Control of parental responsibility for a child at Court
Control of parental responsibility for a child at Court . Children should not be used as weapons or play things when there parents disagree. Today the Courts seek to acknowledge the equality of parents, a good thing, in most cases. A parent lacking goodwill can use his or her parental responsibility to undermine the position of the other parent, often without thinking of the potential it may have for undermining the welfare of the child. A desire by one parent to hurt the other by taking a child from school without agreement, for example, may be perfectly legal but is still a cause of distress for the child expecting to go home. The intended victim, the other parent, can take action at Court to help prevent the child becoming collateral damage in the adult dispute.
Michael Brennan, a specialist family law solicitor at Stonehewer Moss in Northwich, Cheshire, says:” Although current trends emphasise the rights of parents, acknowledging equality, may help in most contexts of a parenting arrangement it is important not to lose sight of the welfare principle that is paramount if the Court must decide between parents in a dispute. The welfare of the child comes first, before the rights of either parent. A parent acting unilaterally can have their parental responsibility controlled by making a prohibited steps order. I was made aware at a recent domestic violence awareness course by Cheshire West Council attended by a number of head teachers that senior teachers often feel powerless if a parent demands to take a child. I have obtained many prohibited steps orders on an urgent basis that, for example, prevent a named parent from attending at the school between stated hours or removing the child from the care of the school. A civil non molestation order may achieve the same end.”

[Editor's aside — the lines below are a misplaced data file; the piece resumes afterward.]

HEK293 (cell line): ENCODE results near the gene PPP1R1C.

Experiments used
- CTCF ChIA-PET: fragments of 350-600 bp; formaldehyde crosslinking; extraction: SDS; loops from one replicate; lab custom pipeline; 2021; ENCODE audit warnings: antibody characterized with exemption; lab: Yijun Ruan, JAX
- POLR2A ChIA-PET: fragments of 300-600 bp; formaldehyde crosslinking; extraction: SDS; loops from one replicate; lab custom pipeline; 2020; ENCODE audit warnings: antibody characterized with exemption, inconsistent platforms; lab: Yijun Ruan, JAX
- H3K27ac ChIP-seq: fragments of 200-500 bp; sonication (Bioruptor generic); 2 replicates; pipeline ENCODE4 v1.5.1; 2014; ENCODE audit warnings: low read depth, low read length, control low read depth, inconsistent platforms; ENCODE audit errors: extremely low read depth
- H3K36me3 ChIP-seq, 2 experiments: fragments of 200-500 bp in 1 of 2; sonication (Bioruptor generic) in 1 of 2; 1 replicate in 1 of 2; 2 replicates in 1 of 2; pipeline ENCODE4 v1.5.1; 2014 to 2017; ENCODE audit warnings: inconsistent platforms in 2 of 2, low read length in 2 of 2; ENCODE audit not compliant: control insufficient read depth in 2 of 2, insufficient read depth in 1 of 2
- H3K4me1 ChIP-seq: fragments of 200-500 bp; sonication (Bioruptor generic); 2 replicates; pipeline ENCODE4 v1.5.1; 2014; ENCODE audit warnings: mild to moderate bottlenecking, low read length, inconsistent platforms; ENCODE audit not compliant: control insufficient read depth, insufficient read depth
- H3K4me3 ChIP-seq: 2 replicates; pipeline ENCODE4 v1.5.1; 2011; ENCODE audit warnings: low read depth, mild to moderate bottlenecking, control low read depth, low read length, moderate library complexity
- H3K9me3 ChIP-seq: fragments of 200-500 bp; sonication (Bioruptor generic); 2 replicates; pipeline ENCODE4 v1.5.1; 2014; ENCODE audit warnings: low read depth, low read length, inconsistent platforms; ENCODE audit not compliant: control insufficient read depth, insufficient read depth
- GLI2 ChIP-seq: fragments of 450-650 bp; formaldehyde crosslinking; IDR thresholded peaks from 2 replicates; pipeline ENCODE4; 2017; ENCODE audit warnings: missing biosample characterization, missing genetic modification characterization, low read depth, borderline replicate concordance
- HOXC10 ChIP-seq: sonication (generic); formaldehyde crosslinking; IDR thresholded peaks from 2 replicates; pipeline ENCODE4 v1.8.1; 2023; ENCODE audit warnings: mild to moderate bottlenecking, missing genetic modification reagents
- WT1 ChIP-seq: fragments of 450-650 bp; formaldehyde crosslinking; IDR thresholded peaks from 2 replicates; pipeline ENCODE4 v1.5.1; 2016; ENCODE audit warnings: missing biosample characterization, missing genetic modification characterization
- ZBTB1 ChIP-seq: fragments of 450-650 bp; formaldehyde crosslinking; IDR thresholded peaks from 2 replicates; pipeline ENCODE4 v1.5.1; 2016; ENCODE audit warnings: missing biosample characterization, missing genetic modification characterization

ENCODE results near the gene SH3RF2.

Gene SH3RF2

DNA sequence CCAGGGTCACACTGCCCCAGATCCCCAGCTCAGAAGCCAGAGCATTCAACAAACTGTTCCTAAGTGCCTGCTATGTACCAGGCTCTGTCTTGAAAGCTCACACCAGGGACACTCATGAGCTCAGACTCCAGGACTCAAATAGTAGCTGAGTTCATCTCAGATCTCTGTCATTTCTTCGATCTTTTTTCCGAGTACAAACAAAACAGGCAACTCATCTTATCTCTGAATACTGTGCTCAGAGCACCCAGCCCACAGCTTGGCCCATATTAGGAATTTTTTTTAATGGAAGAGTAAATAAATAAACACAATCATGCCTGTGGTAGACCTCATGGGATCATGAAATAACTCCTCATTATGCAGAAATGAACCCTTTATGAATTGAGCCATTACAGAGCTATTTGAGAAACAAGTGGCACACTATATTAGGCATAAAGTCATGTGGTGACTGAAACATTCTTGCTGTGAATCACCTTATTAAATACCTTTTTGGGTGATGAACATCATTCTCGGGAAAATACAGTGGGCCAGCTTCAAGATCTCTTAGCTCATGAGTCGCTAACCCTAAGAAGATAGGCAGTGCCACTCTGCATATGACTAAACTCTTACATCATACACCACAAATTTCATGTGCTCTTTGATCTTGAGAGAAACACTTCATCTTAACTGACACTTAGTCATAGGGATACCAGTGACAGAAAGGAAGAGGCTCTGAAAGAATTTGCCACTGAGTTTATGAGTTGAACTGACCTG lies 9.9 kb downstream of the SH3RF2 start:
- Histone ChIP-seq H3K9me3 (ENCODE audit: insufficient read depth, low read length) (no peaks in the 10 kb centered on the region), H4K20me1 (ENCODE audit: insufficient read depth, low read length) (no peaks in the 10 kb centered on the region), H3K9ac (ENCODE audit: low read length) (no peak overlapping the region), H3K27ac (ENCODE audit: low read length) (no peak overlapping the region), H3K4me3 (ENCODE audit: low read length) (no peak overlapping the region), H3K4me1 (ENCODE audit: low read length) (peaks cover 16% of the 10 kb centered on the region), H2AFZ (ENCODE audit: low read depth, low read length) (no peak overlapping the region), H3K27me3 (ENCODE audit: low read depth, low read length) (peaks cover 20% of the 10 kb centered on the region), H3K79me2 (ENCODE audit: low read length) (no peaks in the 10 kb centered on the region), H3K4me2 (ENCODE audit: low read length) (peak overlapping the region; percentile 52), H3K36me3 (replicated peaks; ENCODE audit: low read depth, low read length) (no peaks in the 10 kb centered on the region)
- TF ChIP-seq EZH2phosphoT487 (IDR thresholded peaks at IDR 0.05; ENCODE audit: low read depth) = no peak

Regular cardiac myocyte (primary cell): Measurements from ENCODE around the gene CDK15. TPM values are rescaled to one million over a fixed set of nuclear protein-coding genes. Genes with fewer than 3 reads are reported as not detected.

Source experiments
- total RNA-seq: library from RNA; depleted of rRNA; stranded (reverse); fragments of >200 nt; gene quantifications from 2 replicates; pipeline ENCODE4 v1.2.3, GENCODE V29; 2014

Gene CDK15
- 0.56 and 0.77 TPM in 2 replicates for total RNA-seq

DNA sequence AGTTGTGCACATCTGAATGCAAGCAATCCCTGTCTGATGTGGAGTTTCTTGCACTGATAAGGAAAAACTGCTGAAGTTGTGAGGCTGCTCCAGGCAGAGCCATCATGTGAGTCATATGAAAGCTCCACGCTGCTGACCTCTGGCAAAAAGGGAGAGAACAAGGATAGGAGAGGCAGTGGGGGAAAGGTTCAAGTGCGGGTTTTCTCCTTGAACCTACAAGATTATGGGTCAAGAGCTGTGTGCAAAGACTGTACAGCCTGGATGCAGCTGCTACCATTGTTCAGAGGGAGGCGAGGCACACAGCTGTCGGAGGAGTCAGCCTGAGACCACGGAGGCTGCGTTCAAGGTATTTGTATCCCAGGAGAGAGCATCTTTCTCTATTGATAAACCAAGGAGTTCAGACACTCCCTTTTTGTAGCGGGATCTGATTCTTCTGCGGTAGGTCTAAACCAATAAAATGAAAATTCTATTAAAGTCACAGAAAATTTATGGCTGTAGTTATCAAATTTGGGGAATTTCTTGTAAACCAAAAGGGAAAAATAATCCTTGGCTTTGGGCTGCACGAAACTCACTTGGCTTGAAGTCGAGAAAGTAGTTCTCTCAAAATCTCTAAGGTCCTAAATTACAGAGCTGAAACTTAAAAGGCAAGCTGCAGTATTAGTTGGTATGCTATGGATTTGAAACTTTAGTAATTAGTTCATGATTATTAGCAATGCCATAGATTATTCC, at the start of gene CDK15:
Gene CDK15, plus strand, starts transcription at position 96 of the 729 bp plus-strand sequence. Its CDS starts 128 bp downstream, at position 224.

As most people get their legal knowledge second hand through the internet, it is worth considering a letter from a solicitor setting out the boundaries of what is acceptable or agreeing a parenting agreement about such issues. Michael points out such steps are not binding but may assist to focus on the impact a dispute may have on the welfare of the child.
A parent that will not listen may equally be demanding his or her rights in ways that make you feel intimidated in your home. A letter from a solicitor could pre warn that such behaviour could result in legal costs against the other parent if it is necessary to apply to the court for a non molestation order or occupation order. The police now have a range of powers to deal with domestic violence but Michael points out the police service should not be abused by seeking to use it as a cheap alternative to a solicitor or Court order; the impact on relations in the future as co parents can be harmed by the methods used to resolve a dispute.
For more information, advice, negotiation or representation at court about children contact Stonehewer Moss on 01606872200 e mail Michael.firstname.lastname@example.org visit www.stonehewermoss.co.uk